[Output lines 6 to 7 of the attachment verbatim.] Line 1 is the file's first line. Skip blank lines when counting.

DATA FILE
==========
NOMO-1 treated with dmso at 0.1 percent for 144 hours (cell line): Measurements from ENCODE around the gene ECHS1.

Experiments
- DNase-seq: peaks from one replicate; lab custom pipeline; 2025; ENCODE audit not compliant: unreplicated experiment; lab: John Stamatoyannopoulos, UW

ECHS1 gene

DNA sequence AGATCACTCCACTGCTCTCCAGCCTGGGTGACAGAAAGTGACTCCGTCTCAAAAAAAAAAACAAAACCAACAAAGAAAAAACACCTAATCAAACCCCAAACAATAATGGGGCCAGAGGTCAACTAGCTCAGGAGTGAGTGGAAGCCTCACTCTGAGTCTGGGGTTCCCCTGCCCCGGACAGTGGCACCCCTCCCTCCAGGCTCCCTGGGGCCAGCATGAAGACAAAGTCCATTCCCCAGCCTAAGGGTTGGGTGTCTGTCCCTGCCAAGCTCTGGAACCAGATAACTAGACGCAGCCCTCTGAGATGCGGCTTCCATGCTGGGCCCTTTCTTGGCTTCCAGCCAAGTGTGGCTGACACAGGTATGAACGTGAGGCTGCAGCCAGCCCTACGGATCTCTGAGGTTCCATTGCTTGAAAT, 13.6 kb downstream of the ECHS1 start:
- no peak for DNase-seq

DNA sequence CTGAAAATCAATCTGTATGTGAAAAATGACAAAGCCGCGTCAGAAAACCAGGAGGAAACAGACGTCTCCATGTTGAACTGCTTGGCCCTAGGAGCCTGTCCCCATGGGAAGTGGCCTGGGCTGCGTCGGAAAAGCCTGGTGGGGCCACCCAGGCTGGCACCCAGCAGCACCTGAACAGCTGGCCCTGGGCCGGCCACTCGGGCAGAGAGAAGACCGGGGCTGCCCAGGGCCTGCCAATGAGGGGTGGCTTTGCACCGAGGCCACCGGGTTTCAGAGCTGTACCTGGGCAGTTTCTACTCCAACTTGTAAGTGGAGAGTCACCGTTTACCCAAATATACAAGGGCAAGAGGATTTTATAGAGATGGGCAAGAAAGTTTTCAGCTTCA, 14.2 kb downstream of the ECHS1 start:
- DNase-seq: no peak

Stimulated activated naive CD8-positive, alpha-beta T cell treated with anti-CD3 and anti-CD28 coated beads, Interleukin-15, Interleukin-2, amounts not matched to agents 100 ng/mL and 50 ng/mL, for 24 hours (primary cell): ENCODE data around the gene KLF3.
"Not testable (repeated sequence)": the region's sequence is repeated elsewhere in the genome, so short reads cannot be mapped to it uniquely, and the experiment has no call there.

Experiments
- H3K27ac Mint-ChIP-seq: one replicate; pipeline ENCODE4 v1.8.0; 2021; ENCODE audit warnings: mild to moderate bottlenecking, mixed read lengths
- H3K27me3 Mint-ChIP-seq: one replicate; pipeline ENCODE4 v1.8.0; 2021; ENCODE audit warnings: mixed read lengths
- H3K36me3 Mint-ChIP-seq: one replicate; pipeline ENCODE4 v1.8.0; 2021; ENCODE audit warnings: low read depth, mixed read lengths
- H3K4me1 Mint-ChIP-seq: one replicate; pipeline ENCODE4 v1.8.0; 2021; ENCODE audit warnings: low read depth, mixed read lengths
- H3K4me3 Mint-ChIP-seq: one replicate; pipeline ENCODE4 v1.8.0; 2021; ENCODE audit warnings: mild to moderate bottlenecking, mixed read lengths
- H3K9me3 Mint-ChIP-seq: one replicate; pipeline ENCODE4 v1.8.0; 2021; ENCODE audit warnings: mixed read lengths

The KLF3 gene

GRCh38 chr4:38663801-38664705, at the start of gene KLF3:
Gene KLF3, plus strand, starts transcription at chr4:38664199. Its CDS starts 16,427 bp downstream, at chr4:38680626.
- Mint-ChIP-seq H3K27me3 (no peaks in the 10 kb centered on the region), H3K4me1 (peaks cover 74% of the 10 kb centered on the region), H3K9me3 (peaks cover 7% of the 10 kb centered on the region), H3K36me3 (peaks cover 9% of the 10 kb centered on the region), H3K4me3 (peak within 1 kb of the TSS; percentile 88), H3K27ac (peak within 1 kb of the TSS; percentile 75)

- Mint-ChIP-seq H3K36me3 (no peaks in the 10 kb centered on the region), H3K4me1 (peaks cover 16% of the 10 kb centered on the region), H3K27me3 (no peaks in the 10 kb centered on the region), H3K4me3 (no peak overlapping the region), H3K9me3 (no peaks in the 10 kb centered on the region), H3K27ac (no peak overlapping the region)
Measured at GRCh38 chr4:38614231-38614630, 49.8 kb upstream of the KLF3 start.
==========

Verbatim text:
- no peak for DNase-seq

DNA sequence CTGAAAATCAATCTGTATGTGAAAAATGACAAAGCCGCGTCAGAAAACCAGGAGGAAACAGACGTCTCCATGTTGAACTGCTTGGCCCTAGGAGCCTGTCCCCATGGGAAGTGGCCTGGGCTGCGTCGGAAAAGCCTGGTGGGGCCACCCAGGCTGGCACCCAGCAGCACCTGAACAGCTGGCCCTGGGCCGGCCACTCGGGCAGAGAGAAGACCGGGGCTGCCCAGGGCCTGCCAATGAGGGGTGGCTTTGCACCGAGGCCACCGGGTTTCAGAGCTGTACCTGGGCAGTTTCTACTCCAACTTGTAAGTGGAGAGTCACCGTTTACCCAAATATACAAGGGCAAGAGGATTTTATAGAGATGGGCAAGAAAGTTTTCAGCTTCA, 14.2 kb downstream of the ECHS1 start: